Anyone with an interest in agricultural tech startups will find this session, golden

#CHFoodFuture warmup – session 4

Burning questions on global food security will be addressed next week at the conference A Sustainable Future: production supply and consumption at Chatham House, London. The entire event is divided into five sessions and each could be a conference in itself. It’s important to warmup and enter the right mindset before the event begins next Monday 7th December 2015. To help do that, each day this week I will post an entry discussing each session. Click here to read session 3: Should there be more agricultural scientists and less food marketers?

Session 4 – Mobilizing Food Research, Development and Finance

The five questions discussed in the session are:

  1. What can be done to support technological developments with the potential to revolutionize global food systems?
  2. What are the barriers to scaling up to existing technologies? How might these areas be overcome within Europe as well as in developing countries?
  3. How can the private sector be incentivised to invest in the development of other agribusiness?
  4. How can international cooperation be encouraged to increase investment in the food system including in technological advancements?
  5. To what extent can unconventional protein sources (including plant-based protein, algae and lab-grown meat) and genetically modified crops and animal products contribute to more sustainable, more nutritious and fairer consumption patterns?

Used with permission from Lisa Delgado Castillo

Sensors, precision harvesters and mowers, drones, herbicides and weeding compositions, GMO seeds, polymeric compositions, planting methods for vegetables and fruits, aquaponics, hydroponics, corn varieties and hybrids, are just a few of the agriculture patents registered worldwide between 2010 and 2014 according to the Crop Farming 2030 report by The Boston Consulting Group (BCG). According to the BCG report,in the last five years patents were registered as follows:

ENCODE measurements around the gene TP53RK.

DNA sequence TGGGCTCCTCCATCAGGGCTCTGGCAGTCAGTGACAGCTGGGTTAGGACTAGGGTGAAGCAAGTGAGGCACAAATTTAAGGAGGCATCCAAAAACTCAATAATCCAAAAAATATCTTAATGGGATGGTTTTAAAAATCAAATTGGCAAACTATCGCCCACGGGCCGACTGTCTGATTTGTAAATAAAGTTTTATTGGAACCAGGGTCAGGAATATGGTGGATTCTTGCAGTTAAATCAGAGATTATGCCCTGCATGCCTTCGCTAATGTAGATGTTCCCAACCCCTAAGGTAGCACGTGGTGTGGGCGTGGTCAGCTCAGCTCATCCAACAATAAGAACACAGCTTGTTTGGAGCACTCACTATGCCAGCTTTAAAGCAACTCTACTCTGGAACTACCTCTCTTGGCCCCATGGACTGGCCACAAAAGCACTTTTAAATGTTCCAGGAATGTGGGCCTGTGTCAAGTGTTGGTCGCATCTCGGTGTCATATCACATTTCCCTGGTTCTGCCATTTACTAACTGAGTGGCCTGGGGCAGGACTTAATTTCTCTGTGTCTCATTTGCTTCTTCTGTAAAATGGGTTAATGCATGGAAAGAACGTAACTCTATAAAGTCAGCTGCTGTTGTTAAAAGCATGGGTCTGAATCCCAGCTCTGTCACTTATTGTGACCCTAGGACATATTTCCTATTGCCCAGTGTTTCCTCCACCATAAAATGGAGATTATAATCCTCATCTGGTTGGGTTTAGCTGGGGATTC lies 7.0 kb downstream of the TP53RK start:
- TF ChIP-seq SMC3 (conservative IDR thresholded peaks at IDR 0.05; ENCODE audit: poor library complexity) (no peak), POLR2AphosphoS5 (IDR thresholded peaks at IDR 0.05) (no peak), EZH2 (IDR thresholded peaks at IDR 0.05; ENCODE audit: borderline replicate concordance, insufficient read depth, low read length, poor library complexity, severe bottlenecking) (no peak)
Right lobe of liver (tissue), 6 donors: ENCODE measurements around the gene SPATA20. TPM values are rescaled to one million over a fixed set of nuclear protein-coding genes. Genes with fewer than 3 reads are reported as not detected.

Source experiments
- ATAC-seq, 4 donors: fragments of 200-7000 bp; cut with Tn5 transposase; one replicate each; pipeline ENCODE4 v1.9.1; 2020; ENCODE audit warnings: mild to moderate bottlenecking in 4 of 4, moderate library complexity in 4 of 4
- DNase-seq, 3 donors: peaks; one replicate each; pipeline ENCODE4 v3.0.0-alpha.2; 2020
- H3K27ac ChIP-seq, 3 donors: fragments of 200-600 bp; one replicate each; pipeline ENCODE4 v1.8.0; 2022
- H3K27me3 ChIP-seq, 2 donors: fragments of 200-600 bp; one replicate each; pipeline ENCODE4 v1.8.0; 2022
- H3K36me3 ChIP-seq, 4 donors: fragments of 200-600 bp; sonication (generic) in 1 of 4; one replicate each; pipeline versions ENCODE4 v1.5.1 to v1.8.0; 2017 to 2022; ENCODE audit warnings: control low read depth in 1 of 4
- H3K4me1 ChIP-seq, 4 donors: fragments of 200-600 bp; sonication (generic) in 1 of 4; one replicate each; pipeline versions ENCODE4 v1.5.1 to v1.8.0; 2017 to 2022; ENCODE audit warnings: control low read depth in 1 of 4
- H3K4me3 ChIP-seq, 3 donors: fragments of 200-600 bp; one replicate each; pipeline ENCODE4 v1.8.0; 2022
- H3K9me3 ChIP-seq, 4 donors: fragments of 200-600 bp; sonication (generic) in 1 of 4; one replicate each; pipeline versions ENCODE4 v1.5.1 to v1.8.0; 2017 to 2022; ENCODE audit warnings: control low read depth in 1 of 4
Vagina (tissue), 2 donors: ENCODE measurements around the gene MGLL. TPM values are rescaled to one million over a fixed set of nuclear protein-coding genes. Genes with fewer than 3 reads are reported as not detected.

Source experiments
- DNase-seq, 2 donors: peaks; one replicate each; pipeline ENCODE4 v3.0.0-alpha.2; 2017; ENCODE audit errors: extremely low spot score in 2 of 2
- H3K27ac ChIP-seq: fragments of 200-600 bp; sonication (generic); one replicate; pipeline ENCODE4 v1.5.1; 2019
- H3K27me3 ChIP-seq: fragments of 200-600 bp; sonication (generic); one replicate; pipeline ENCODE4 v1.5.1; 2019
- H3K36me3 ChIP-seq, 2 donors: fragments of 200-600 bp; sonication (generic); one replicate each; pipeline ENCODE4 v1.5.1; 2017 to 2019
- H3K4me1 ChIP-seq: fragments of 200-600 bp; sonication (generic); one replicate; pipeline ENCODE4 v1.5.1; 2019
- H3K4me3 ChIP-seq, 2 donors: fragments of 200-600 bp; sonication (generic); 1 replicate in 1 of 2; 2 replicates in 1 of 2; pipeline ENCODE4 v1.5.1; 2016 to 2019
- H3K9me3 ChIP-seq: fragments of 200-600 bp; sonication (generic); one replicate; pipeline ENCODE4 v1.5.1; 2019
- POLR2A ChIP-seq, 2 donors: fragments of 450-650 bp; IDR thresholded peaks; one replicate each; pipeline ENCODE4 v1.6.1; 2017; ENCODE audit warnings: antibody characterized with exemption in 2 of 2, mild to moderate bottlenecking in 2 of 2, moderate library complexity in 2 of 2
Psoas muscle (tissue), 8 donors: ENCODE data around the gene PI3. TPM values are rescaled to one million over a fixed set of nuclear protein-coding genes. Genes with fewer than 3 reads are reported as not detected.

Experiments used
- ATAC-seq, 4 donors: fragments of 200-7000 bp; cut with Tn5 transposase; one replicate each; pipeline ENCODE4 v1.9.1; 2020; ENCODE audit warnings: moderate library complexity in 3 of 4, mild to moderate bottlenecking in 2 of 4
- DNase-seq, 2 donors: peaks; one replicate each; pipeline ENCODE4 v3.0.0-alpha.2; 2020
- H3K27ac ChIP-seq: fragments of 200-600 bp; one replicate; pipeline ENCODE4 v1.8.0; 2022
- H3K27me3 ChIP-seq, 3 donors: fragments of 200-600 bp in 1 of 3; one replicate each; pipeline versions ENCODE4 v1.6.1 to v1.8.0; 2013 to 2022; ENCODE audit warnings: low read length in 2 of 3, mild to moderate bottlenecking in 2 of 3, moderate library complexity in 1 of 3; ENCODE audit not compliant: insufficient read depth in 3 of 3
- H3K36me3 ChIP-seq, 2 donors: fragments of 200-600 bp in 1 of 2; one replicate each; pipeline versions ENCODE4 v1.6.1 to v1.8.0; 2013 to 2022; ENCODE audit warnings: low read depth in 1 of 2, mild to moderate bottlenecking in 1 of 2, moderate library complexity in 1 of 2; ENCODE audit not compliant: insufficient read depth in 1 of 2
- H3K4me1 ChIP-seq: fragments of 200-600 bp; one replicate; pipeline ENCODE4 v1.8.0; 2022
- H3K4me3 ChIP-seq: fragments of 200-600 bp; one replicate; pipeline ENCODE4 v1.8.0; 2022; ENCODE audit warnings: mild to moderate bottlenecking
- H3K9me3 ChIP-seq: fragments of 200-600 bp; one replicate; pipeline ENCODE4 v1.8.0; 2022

• Crop protection: 6,815
  • Precision and conventional equipment: 5,337 patents
  • Seeds: 2,407
  • Fertilizers: 987

Amongst those categories, patent distribution per category amongst regions was:

  • Crop protection: Europe (35%), North America (35%), China (23%), and elsewhere (7%)
  • Precision and conventional equipment: North America (70%), Europe (15%), China (8%), and elsewhere (7%)
  • Seeds: North America (78%), Europe (19%), China (2%), and elsewhere (1%)
  • Fertilisers: North America (28%), Europe (4%), China (53%), and elsewhere (15%)

Immediately, several questions come to mind: why are seed patents overwhelmingly recorded in North America? What are the implications for the rest of the world, in particular, for smallholder farmers who constitute 98% of global farms? Overall, Africa and Latin America have a small role in patent registration. These two regions also have high rates of family farming: 97% in Africa and 82% in South America (source). Does this matter? What can we say about low patent registration in countries with very high percentages of family farming?

Used with permission by Lisa Delgado Castillo


Sir Gordon Conway, Professor of International Development, Imperial College London and Chair, Montpellier Panel


  • Phil Hogan, Commissioner for Agriculture and Rural Development, European Commission
  • George Eustice MP, Minister of State for Farming, Food and the Marine Environment, UK
  • Frank Rijsberman, Chief Executive Officer, CGIAR Consortium
  • Rob Bertram, Chief Scientist, USAID Bureau for Food Security
  • Nick von Westenholz, CEO, Crop Protection Association

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